Should you choose a higher excess to reduce your premium?
You’ve chosen your policy, and it covers you for everything you need. All that’s left is to decide on the excess. Should you go with the $500 excess at $102 per month, or the $250 excess at $120 per month? If you’re stumped on this, we’re here to help!
We purchase a private health insurance policy in the hope that we’ll never use it. And the truth is (especially for hospital cover), many of us won’t use our insurance for years on end. So it’s no surprise that when we’re paying for expensive policies we rarely use, price is a key consideration. And in the war for customers, price is one of the key battlegrounds that insurers compete on.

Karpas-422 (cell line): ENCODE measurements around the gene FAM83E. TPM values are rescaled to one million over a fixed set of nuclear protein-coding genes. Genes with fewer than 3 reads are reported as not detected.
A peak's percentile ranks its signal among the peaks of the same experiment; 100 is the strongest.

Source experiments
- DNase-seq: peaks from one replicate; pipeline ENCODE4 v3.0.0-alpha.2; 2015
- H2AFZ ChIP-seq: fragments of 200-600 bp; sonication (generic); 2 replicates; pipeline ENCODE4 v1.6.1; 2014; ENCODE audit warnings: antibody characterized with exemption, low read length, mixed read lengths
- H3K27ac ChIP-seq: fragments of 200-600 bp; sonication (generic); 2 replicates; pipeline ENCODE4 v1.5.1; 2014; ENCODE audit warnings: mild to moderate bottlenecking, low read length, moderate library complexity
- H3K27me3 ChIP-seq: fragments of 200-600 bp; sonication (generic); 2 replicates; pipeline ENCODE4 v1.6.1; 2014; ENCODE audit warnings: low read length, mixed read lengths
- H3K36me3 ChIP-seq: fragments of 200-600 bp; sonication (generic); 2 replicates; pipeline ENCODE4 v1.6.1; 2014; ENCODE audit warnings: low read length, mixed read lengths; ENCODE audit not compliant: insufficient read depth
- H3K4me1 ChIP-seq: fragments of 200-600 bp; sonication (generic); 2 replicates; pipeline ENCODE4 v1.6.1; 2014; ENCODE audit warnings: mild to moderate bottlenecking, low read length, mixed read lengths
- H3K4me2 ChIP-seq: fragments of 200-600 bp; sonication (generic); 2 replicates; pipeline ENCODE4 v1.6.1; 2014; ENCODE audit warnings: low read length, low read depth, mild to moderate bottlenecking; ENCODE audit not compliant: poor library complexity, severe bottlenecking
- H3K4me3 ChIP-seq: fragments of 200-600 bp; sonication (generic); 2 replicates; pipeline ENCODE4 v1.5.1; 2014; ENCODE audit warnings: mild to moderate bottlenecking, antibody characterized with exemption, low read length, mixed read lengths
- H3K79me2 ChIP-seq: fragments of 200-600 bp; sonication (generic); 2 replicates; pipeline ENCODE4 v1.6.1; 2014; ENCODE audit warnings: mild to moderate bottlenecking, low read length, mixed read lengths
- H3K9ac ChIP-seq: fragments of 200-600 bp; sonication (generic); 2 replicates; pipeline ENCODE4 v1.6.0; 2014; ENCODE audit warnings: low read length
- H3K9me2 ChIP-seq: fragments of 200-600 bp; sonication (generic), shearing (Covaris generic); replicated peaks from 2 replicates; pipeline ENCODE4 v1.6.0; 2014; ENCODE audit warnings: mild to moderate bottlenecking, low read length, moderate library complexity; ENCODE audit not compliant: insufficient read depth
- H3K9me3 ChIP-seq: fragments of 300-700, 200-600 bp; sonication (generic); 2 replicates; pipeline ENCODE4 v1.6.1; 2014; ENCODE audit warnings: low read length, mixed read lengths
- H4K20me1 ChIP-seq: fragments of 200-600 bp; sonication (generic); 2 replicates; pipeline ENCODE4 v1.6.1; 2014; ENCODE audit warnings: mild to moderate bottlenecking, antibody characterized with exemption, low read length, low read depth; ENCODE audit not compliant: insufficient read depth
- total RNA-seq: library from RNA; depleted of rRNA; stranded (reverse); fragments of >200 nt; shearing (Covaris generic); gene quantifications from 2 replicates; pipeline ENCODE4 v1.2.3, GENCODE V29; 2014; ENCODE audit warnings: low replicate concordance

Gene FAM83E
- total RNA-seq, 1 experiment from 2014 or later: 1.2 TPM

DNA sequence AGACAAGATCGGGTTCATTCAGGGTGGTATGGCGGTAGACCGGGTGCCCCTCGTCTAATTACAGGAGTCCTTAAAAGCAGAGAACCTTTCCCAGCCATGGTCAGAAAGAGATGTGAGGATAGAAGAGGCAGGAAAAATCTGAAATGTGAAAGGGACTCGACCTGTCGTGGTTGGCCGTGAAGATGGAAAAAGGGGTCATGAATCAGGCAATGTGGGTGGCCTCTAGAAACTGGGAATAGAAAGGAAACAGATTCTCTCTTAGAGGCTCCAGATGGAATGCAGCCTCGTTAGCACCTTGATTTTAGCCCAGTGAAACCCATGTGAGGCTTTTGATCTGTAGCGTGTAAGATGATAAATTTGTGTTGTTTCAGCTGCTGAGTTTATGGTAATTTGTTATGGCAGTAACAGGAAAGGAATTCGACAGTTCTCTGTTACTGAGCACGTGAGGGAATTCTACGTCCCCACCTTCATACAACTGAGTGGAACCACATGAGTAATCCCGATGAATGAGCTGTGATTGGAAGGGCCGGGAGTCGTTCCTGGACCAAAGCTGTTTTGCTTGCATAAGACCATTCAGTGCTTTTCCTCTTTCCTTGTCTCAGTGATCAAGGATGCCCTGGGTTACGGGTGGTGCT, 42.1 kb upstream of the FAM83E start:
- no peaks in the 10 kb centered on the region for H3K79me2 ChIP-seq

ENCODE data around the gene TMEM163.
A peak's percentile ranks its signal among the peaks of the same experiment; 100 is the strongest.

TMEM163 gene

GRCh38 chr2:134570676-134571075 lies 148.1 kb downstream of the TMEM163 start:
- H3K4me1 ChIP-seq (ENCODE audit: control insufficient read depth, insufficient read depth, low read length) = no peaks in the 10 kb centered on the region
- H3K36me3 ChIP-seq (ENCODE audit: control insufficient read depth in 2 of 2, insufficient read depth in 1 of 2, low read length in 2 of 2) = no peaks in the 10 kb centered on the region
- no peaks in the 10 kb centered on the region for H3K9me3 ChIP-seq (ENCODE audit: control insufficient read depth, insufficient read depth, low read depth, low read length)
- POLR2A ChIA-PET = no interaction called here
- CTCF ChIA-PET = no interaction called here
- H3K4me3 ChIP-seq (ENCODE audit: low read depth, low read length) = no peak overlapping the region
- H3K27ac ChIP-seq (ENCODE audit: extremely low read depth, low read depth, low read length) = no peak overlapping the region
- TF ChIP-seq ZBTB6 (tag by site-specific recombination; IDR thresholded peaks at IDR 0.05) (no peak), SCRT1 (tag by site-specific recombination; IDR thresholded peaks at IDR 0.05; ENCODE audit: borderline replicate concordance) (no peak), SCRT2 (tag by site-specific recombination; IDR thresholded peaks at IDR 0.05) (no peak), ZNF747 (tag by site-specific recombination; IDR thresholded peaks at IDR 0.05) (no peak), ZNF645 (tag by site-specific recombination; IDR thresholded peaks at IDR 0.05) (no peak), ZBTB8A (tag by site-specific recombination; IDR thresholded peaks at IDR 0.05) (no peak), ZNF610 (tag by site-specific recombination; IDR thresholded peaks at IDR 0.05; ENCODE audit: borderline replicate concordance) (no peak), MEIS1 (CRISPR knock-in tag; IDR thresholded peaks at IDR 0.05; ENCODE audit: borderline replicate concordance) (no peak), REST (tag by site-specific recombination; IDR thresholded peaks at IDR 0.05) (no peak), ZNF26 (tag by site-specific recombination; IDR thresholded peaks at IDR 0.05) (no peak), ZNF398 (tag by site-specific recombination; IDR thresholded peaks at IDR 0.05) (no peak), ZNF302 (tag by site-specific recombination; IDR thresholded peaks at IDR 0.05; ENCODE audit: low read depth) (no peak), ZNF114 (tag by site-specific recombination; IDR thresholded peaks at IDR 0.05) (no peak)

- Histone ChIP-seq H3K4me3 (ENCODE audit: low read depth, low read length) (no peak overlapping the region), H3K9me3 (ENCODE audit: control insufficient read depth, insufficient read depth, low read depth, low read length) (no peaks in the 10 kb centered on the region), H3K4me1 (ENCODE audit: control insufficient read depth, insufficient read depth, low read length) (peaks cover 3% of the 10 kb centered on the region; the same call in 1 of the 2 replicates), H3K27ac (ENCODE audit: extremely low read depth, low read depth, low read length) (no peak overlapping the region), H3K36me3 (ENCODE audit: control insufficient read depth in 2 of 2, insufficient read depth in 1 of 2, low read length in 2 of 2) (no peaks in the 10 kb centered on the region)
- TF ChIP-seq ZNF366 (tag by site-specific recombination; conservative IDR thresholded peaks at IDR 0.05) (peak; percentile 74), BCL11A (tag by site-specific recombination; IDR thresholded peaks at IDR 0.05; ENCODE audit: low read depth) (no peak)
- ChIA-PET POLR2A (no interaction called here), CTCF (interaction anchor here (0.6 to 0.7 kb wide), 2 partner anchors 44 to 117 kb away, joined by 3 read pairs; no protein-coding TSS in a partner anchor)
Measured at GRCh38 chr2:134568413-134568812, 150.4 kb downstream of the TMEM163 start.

But competing on price means that insurers will limit the features and benefits of their products. You may recognise this in the form of more exclusions, often framed as “don’t pay for what you don’t need”. But another key driver of premiums is the extra amount that you need to pay if you go to hospital. This is amount is known as an excess or co-payment.
How excesses and co-payments work
An excess is the amount you pay towards a hospital admission before you insurer pitches in. Rathern than a single amount per admission, co-payments are paid for each day you are hospitalised. Both have a similar effect, but you will find that excesses are more common with most insurers. In this article we’re going to be focusing on excesses, but you can apply the same logic to co-payments.